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First New Orleans dime: 1838-O an obtainable piece of history
By R.W. Julian
August 10, 2017

In the early days of the United States there was only one mint, at Philadelphia. The discovery of gold in the South, especially in North Carolina and Georgia, brought about demands for additional mints.

In March 1835 Congress decreed three new mints, at Dahlonega, Ga; Charlotte, N.C.; and New Orleans. In terms of actual need only the New Orleans Mint was of real use to the economy but politics decreed otherwise, creating the little-used mints at Dahlonega and Charlotte.

Much of the pressure for the new mints came from President Andrew Jackson, who believed that additional coinage in the far reaches of the Republic would aid business and the public at large. In particular the president was interested in banning the use of any paper money denomination under $20. He realized, however, that notes of $20 and above were necessary for commercial affairs.

Construction work began on the New Orleans Mint in 1835, using land donated by the city. From 1835 to 1837 Mint Director Robert M. Patterson oversaw the monumental task of organizing the three branches, choosing officers, and providing the proper buildings and machinery. In some cases he was able to choose men of high integrity and ability, but for others political reality interfered and those with lesser ability were chosen.

By late in 1837 all the officers had arrived at New Orleans and specialized training of workmen began. As early as February 1838 coiner Rufus Tyler and melter and refiner James Maxwell had serious problems with some of the workmen and had to fire several of them. With the incompetent political appointees (Superintendent David Bradford and Treasurer Edmund Forstall) temporarily backing them, Tyler and Maxwell were able to restore discipline and prepare for regular coinage. The first deposit of silver was made in early March 1838 and only the dies were now needed to begin coinage.

The first dies sent by Patterson were two pairs of dime dies shipped on April 9. Although dated 1838, they were, oddly enough, from the type issued at Philadelphia in 1837, without the stars on the obverse. Since the parent mint had been issuing the new type, with stars, for some months, it was very strange for the old design to be sent; perhaps Patterson did this because some of the old 1837 dies were yet on hand and it was easier to fob them off on New Orleans than to prepare new ones of the current design.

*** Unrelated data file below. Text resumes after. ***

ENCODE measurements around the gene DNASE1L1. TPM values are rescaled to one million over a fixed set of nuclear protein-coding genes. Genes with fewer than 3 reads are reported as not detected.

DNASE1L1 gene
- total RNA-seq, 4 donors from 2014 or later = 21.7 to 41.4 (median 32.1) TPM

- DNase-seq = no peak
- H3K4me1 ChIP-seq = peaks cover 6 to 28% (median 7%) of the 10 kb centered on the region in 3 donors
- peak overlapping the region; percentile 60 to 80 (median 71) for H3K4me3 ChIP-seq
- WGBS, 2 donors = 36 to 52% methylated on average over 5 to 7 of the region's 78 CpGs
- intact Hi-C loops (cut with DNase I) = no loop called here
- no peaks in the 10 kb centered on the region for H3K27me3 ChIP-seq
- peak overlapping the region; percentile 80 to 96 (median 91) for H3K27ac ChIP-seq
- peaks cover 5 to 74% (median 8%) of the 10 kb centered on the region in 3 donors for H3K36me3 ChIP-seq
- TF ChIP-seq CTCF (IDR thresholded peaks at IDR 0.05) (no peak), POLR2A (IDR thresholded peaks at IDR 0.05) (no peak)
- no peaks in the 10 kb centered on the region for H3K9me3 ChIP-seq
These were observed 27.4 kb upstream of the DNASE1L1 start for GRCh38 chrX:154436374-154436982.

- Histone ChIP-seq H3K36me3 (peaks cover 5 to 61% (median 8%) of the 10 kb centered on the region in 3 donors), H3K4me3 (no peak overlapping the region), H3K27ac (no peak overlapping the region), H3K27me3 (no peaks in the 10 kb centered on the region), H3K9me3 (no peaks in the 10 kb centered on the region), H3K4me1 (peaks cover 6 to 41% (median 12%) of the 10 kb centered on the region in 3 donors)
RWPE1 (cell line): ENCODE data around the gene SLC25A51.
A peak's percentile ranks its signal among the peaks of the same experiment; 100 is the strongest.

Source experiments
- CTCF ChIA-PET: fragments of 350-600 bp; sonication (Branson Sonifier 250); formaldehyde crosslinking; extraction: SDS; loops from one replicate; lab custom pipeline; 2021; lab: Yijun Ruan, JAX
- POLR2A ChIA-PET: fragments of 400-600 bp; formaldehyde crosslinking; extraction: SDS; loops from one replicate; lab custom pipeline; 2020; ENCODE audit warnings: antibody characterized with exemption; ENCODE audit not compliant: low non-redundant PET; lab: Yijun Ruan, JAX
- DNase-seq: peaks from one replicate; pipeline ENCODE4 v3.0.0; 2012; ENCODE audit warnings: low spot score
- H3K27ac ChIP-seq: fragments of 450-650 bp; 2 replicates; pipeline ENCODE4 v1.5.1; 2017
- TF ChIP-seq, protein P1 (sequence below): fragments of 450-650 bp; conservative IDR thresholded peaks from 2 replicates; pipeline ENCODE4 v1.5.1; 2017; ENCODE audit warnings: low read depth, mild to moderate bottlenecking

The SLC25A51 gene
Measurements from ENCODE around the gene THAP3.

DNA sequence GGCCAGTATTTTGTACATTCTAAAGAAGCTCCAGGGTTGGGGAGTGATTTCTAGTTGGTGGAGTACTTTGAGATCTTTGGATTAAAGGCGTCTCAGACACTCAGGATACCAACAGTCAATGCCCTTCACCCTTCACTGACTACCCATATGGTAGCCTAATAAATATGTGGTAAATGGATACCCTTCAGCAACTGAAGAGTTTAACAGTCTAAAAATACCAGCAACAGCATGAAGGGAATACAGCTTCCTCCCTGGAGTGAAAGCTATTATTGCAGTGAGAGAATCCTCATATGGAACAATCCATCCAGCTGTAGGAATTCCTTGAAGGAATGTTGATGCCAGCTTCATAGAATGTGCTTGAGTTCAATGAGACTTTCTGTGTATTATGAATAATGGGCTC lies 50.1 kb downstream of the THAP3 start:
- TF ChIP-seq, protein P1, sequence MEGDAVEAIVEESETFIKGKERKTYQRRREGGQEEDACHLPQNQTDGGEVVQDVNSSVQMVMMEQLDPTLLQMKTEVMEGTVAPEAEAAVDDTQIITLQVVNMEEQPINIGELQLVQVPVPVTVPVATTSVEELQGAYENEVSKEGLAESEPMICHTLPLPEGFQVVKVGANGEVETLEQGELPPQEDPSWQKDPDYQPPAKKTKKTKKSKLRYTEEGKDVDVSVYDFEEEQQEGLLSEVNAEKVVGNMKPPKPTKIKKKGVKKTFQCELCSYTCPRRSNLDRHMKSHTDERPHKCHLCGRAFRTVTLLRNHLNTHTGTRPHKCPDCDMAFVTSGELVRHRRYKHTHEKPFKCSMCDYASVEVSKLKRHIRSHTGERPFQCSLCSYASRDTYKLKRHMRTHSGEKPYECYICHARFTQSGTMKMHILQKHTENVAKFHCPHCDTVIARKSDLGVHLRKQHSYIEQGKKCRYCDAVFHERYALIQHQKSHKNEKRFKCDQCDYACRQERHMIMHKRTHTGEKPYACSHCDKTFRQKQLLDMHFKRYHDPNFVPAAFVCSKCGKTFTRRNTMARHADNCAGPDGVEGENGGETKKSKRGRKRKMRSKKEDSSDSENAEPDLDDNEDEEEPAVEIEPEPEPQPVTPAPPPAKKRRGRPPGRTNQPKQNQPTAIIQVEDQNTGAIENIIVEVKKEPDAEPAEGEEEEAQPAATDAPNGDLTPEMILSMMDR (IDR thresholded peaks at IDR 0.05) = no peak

Coiner Rufus Tyler was merely awaiting the dies to begin coinage and on May 8, 1839, a special ceremony was held at the mint to celebrate the first coinage, with local dignitaries invited to share in the occasion. The festivities were marred, however, by an accident to the press after only 30 dimes had been struck. It was an unpleasant omen.

These first 30 coins were distributed to local dignitaries although some of the pieces went into a cornerstone of a building then being erected in New Orleans.

The press proved more difficult than anticipated to repair and it was not until two weeks later (May 22) that dime coinage resumed. For a time all went smoothly. By the end of May nearly 20,000 dimes had been coined. There was then another serious interruption but on July 27 the coiner was able to deliver 367,434 dimes, a reasonable amount considering the difficulties that had been overcome. This coinage had barely been delivered when the entire mint was forced to shut down for the annual yellow fever epidemic.

This July 27 delivery included the 30 dimes struck in May. It was often the practice at United States mints to pay out coins before they were officially delivered and this was the case here as well.

The mint was closed from August through October when most officers and some workmen fled the region. Several were from the North and it was considered highly dangerous for them to stay in the port city while the yellow fever epidemic raged. Both Tyler and Maxwell went to Philadelphia during the shutdown, almost certainly making very negative reports to Patterson about the political appointees with whom they were forced to work.

Coinage did not resume immediately upon reopening in early November, but on Dec. 29 a token coinage of 35,000 dimes was delivered. The dies for 1839 had not yet arrived, but this did not deter the coiner, who proceeded to strike a further 3,600 dimes dated 1838 on Jan. 7; in all, the number of dimes dated 1838 had now reached 406,034. While the last of the 1838 dimes were being struck, the coiner was busy with half dimes, delivering 70,000 on Jan. 16, all dated 1838. Thus, all of the New Orleans half dimes of 1838 were actually struck in January 1839.

The January 1839 coinage of dimes was the last for the 1838 date. Dime coinage resumed in February but with dies of 1839. The year 1838 had been a trying one for officers and workmen alike at New Orleans but modern collectors can obtain one of the 1838-O dimes for a reasonable sum if they do not demand high-grade pieces. The latter are relatively rare and expensive for the 1838-O dime.

Those owning one of these interesting dimes can well say that they have a piece of history in their hands.

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